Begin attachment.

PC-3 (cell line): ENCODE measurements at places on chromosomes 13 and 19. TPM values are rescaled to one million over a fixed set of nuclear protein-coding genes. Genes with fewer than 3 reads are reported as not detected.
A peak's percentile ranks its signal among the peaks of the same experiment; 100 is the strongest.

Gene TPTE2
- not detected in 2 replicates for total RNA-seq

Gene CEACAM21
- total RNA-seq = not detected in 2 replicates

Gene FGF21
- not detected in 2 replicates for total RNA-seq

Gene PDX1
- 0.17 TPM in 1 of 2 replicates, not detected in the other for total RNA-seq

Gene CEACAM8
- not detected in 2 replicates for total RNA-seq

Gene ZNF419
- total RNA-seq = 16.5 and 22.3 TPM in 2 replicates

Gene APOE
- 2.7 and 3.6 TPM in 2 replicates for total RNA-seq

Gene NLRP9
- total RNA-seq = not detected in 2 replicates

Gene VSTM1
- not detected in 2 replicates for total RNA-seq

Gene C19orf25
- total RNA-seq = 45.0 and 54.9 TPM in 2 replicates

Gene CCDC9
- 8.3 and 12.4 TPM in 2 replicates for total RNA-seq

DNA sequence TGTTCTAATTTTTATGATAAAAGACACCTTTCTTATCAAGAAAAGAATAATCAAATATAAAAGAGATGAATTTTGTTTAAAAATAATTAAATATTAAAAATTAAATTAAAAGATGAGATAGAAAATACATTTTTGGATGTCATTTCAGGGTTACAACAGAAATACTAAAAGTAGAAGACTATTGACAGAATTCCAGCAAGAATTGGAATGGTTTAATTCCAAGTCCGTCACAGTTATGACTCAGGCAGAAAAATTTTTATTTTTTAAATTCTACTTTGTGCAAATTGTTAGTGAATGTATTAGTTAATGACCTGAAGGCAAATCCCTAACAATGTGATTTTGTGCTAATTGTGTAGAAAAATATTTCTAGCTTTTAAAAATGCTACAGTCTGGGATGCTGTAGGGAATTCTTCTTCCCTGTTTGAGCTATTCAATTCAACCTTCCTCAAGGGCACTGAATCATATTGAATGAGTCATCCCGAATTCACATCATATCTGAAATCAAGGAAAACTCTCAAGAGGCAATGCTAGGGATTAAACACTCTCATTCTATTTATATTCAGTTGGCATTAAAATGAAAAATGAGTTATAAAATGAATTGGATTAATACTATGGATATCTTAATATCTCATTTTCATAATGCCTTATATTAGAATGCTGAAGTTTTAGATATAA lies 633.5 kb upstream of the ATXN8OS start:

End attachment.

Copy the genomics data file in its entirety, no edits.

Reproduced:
PC-3 (cell line): ENCODE measurements at places on chromosomes 13 and 19. TPM values are rescaled to one million over a fixed set of nuclear protein-coding genes. Genes with fewer than 3 reads are reported as not detected.
A peak's percentile ranks its signal among the peaks of the same experiment; 100 is the strongest.

Gene TPTE2
- not detected in 2 replicates for total RNA-seq

Gene CEACAM21
- total RNA-seq = not detected in 2 replicates

Gene FGF21
- not detected in 2 replicates for total RNA-seq

Gene PDX1
- 0.17 TPM in 1 of 2 replicates, not detected in the other for total RNA-seq

Gene CEACAM8
- not detected in 2 replicates for total RNA-seq

Gene ZNF419
- total RNA-seq = 16.5 and 22.3 TPM in 2 replicates

Gene APOE
- 2.7 and 3.6 TPM in 2 replicates for total RNA-seq

Gene NLRP9
- total RNA-seq = not detected in 2 replicates

Gene VSTM1
- not detected in 2 replicates for total RNA-seq

Gene C19orf25
- total RNA-seq = 45.0 and 54.9 TPM in 2 replicates

Gene CCDC9
- 8.3 and 12.4 TPM in 2 replicates for total RNA-seq

DNA sequence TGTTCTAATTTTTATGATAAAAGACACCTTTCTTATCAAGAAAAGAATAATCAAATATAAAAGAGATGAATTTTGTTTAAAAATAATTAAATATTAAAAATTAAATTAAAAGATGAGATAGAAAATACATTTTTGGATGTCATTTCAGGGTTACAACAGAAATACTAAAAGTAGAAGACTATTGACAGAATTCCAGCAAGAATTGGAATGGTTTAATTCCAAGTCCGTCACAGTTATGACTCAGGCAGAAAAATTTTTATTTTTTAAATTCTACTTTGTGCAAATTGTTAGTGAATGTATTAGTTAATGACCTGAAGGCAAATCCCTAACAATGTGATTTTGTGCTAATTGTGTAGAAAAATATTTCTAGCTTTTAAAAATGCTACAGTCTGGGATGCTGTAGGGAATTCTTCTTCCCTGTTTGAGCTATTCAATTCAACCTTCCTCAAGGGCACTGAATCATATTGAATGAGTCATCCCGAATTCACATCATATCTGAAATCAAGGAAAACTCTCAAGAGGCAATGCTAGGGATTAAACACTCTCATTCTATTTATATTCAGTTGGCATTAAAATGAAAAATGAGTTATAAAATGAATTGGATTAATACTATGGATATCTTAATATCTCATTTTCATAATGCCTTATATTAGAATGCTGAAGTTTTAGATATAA lies 633.5 kb upstream of the ATXN8OS start: